So this is from way back in January, but I somehow missed it. The “in 1 Podcast” talked with Kathy Fabian about her life as a Broadway props master. It’s two and a half hours of fascinating conversation about what it takes to prop a show in New York City andÂ gettingÂ a production up and running on the Great White Way.
The Prop Solve makes this cool Dr. Strangelove Survival Pack which doubles as a camera carrying case. I don’t run across too many soft goods props projects, so it’s wonderful to see so many photos of her process from start to finish.
Maine State Music Theatre posted this quick little time lapse video showing their prop department live casting the face of an actor for their upcoming production ofÂ Evita. It looks like they’re using one of those new body-safe silicone rubbers, which I haven’t really seen in action before.
Frank Ippolito shares his process of building historical fantasy costume armor for the upcoming E3 convention. It sounds like a costume project, but it involves a lot of crafts and materials we use in props.
Finally, Cinefex takes a peek into the model-making shop behindÂ Team America: World Police. Don’t worry, there aren’t any pictures of rude puppets here; just great photos of miniature buildings and vehicles.
Spend twenty minutes to watch this fantastic mini-documentary on the life of a prop master. The American Theatre Wing follows Buist Bickley, Kathy Fabian and FayeÂ Armon-Troncoso as they navigate New York City to prop their shows.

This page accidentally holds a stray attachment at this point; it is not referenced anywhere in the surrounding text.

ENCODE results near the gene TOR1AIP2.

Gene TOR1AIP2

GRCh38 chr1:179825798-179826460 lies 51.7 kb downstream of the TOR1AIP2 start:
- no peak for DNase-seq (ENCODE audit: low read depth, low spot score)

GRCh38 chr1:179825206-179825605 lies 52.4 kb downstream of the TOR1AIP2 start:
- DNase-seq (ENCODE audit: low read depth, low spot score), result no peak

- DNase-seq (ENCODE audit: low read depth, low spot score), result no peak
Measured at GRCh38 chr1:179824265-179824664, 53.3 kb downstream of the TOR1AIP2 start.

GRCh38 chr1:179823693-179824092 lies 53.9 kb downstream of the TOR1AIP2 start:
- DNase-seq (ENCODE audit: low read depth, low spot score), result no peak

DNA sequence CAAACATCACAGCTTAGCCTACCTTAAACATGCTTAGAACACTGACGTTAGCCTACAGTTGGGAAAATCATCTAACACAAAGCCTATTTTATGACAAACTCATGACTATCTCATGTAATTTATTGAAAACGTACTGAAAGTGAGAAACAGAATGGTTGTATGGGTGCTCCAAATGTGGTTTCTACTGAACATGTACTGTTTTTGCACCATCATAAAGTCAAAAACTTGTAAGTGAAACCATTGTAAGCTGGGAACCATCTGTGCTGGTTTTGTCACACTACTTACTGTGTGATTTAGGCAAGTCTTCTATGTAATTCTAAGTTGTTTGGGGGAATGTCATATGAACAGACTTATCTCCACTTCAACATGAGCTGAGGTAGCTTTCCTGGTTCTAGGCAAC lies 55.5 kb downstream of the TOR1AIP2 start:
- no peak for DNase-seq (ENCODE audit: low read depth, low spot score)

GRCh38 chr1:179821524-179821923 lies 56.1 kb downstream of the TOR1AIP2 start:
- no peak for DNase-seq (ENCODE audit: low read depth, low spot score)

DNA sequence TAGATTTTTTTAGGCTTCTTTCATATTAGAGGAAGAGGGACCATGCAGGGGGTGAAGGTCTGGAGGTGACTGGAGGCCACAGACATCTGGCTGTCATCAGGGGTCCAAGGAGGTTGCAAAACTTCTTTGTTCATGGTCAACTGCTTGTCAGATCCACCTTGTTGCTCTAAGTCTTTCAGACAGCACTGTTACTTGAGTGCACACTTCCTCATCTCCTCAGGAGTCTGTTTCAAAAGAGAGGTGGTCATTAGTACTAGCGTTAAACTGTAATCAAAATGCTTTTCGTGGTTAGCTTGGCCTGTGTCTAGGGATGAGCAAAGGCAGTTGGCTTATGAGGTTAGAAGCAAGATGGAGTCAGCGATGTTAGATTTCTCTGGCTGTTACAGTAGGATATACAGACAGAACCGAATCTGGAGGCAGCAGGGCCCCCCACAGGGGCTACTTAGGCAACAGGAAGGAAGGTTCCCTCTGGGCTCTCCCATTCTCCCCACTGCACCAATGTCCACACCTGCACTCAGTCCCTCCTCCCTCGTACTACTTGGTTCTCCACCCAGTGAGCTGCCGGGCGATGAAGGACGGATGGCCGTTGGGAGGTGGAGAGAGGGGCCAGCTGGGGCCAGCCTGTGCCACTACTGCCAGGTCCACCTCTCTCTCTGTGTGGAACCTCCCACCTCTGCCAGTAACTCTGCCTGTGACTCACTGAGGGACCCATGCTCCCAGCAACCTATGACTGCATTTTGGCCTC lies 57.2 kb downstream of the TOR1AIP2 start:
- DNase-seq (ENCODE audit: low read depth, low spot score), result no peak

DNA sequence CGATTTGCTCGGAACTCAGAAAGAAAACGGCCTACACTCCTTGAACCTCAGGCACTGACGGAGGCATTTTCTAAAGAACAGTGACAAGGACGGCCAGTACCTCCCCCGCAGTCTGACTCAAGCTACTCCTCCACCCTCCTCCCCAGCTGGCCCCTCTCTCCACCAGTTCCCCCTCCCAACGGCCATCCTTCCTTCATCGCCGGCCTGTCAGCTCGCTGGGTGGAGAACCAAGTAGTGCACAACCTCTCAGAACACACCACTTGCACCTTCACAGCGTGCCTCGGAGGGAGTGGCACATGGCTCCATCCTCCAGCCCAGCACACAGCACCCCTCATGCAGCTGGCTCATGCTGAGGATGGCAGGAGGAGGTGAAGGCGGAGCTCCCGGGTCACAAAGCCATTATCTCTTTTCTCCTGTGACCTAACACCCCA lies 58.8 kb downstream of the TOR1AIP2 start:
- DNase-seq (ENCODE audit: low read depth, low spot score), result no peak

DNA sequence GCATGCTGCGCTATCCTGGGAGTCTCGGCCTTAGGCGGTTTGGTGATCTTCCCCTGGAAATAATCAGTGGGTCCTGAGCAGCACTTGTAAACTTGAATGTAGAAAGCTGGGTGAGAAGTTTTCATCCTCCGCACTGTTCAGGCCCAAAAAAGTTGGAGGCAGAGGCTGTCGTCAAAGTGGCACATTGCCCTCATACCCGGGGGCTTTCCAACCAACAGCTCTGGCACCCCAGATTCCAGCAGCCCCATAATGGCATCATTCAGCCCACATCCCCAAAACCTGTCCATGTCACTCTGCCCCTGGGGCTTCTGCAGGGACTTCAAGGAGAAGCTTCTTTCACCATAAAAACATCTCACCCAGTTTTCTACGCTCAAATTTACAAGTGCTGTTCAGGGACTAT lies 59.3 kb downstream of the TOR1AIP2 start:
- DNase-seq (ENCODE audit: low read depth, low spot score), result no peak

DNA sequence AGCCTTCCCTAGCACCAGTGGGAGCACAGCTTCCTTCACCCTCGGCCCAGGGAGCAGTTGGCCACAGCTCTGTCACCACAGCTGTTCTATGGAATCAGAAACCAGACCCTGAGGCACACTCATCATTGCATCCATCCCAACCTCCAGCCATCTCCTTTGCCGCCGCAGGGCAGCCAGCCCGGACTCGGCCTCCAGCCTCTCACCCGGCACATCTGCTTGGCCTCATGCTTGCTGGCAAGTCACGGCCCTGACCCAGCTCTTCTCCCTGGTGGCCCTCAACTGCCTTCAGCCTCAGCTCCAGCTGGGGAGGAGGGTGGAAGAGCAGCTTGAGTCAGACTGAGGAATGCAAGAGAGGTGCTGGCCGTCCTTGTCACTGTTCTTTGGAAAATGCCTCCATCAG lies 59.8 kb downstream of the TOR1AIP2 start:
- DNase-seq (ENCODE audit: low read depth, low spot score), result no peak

Gabrielle Donathan has a very useful articleÂ called “The Cost of Custom Cosplay: Where Does the Money Go?” In it, she takes three complete costumes she has constructed, and breaksÂ down every component and task in the process to show their individual costs. The total is basically what she charges her clients. If you think custom work is expensive, this shows why. And if you do your own work, this is a great primer on how to break down a project and account for all the expenses before you come up with a price quote.
Make Magazine has pictures and videos showing the construction of a wearable Rancor mascot suit by Frank Ippolito for Comic Con 2015. It’s mostly sheets of foam rubber with a killer paint job.
Finally, Bill Tull from Conan O’Brien participates in the Prop Master Challenge. This is how I imagine a lot of prop masters do their job (kidding).
Kathy Fabian has been a fixture in the Broadway props world for a few years now. In the past few years, she’s propped shows such as South Pacific, Spring Awakening, and Youâ€™re Welcome America. She is also the resident props master at the Bay Street Theatre in Sag Harbor.
Last year, Tom Isler wrote a great article about her called Why Kathy Fabian always gets her props. It’s a great look at the work of a busy props person, neatly summed up in the beginning:
if it exists in this world, sheâ€™ll track it down. If it doesnâ€™t, sheâ€™ll build it from scratch.
You need to read the whole article for all the great stories and insights into her work. However, there was one bit toward the beginning of the article that I wanted to point out:
Propping (theater jargon, from the verb â€œto prop,â€ meaning to design and/or obtain props for a production) is an underappreciated art, even within the industry. Set, sound, costume and lighting designers all get recognition, but thereâ€™s no Tony Award for propping. The Drama Desk Awards even handed out an award this year for Outstanding Projection and Video Design. Nothing for props.
It’s true; props are rarely, if ever recognized. What do you think about this?